As Indonesia continues to consolidate its position in the free world and the global economy, the pain is being felt most of all by the humble worker. That includes the small business owner.

The necessary removal of subsidies and the impact on the price of fuel created an even greater burden on the vast majority of breadwinners. While the 17 percent inflation that was triggered in September 2005 is currently hovering around 6 percent, the price of essentials is continuing to hurt almost all Indonesians.

Most people have always led a modest life in Indonesia, but the struggle in recent times has become even harder.

Based on the national average, the Main Income Earner was barely able to meet the needs of his/her household, even before September 2005. Though many more are doing more than one job nowadays and there is a noticeable increase in the average earnings of Main Income Earners, they are still unable to take care of all the needs of their families.

Other members of the family, or the extended family, are now compelled to contribute. That is because the average household expenditure has also crept up at a level higher than income.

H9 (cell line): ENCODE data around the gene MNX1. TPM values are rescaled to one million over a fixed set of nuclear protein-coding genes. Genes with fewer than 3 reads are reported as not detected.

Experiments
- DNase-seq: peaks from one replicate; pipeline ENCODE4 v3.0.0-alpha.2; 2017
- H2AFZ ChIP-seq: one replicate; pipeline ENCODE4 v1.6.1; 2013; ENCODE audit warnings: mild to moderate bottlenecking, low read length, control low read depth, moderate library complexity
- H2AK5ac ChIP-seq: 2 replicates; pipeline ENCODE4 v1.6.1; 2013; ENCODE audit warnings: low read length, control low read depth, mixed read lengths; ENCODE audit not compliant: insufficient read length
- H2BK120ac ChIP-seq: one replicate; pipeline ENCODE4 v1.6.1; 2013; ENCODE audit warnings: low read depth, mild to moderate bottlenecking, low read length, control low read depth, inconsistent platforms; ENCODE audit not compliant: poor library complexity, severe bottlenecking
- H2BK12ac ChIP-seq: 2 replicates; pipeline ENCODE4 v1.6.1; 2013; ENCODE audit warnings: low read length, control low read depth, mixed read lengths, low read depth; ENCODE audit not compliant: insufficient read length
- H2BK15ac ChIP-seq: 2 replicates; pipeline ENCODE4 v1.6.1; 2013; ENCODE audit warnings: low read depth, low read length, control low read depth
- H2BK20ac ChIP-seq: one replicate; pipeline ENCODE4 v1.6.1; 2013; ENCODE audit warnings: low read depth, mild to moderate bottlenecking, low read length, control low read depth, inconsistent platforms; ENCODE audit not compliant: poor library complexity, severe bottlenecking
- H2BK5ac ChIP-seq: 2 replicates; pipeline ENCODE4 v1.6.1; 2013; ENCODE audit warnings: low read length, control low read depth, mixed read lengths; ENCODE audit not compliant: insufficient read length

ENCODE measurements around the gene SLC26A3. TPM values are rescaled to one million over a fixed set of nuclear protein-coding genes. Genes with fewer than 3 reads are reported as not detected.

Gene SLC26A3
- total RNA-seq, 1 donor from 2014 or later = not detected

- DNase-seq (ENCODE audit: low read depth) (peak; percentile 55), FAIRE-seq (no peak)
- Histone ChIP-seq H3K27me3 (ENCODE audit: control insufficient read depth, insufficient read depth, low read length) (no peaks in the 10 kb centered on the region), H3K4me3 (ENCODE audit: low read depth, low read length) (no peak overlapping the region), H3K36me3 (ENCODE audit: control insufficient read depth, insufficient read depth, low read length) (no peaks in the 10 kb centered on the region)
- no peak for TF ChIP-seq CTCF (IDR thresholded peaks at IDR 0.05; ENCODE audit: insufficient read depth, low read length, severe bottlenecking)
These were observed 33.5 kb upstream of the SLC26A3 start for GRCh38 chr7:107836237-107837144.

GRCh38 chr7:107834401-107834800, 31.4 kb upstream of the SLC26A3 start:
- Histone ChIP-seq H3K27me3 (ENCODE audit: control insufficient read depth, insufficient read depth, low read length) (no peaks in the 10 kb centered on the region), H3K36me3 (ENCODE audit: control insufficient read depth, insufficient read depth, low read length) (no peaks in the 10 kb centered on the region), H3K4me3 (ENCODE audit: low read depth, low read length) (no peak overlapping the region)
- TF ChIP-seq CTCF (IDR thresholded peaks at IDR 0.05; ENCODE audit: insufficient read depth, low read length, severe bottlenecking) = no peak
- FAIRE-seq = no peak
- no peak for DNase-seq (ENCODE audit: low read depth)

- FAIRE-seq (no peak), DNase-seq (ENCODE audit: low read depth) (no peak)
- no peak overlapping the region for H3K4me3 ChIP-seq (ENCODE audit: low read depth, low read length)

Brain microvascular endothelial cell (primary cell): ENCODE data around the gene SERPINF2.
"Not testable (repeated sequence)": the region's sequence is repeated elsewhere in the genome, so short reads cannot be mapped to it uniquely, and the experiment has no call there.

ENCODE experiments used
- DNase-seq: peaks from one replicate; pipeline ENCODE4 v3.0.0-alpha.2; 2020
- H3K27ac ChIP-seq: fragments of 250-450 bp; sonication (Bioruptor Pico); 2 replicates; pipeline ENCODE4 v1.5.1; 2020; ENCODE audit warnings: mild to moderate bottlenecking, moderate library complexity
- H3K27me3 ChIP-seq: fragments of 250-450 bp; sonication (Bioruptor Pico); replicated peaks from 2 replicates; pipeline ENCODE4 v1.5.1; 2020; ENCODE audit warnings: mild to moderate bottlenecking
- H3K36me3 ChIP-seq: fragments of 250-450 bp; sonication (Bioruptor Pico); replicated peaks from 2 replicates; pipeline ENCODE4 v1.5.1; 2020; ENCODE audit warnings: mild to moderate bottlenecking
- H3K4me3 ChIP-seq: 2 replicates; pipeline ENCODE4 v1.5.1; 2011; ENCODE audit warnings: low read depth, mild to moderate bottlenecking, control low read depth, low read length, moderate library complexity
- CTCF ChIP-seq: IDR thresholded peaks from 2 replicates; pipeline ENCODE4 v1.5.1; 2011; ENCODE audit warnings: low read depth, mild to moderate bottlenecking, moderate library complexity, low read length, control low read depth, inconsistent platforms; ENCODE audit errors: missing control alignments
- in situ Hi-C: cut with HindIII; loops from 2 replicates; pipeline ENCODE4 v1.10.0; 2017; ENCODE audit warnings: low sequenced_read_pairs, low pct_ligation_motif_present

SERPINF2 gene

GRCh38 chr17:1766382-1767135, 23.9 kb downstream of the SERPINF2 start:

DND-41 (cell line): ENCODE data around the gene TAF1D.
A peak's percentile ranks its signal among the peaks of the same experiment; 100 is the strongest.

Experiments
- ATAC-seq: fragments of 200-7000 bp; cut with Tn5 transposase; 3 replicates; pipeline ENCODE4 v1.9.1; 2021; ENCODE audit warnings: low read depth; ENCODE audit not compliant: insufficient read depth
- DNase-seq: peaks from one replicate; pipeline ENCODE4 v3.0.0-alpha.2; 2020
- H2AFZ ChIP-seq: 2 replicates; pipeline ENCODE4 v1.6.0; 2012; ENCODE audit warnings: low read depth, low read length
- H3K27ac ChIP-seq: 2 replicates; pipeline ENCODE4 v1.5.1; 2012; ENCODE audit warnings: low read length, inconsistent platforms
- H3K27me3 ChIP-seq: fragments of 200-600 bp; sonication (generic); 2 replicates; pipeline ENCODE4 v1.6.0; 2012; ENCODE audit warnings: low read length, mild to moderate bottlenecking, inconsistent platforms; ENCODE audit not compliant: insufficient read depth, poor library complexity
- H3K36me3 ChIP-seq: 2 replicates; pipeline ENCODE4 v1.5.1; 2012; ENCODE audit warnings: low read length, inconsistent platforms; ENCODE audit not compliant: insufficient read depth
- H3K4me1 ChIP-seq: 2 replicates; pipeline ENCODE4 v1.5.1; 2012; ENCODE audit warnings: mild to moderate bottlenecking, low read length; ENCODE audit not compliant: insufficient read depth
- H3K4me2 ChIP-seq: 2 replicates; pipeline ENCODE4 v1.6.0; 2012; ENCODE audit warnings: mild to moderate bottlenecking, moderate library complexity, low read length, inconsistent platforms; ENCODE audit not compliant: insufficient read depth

The two graphs are beginning to merge again, after two years. The two trendlines met at the Rp 800,000 mark in September 2005, crossed over and grew apart while they climbed. They merged again for the first time in September 2007 at around Rp 970,000.

The next few quarters will offer a better understanding of the alleviation, if the gap doesn't adversely widen again.

These observations are based on Roy Morgan Single Source, the country's largest syndicated survey with over 27,000 Indonesian respondents each year. The results are updated every 90 days.

While it is easy for affluent homes to take luxuries off the weekly shopping list, it is difficult for everybody else to eat less tahu. The longer term easing of the proverbial national belt can only happen with more jobs and higher earnings.

Investments, from within the country and from without, are essential prerequisites. Political stability is an equally important backdrop for investment.

In a democracy, the people expect the armed forces to be in a permanent state of readiness, a last resort in quelling disturbances or attending to emergencies beyond the capacity of the police.